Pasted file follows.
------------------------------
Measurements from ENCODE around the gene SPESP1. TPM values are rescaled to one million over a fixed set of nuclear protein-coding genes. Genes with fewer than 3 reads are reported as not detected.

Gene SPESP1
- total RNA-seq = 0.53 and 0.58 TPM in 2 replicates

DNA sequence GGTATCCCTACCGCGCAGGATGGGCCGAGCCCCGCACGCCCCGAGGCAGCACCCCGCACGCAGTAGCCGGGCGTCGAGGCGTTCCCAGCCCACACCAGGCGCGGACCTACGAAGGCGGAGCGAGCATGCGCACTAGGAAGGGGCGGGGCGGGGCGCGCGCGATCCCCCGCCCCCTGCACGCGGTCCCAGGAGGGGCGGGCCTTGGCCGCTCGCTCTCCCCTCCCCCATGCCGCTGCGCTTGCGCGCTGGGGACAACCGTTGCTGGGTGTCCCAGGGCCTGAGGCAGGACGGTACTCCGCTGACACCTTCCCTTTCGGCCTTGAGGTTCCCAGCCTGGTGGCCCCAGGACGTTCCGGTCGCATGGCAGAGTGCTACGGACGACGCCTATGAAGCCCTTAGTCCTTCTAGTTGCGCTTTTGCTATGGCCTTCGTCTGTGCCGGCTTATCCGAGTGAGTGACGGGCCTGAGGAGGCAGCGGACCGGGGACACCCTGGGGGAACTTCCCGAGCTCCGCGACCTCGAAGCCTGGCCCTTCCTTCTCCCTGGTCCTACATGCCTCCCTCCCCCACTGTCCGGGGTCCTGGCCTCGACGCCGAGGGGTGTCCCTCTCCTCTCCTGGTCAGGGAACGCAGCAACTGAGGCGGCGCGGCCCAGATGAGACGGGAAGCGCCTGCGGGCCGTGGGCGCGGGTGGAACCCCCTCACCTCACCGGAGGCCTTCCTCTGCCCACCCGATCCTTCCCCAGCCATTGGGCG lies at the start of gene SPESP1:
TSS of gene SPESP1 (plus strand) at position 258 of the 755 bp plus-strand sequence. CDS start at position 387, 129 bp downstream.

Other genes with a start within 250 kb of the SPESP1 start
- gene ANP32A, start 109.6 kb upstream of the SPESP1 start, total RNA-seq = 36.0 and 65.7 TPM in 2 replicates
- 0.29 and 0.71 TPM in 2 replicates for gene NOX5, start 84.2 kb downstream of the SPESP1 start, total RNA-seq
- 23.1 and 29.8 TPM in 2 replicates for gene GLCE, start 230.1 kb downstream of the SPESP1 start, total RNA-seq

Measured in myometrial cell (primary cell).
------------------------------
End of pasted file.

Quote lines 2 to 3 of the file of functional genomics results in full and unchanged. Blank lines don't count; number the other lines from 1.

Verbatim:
Gene SPESP1
- total RNA-seq = 0.53 and 0.58 TPM in 2 replicates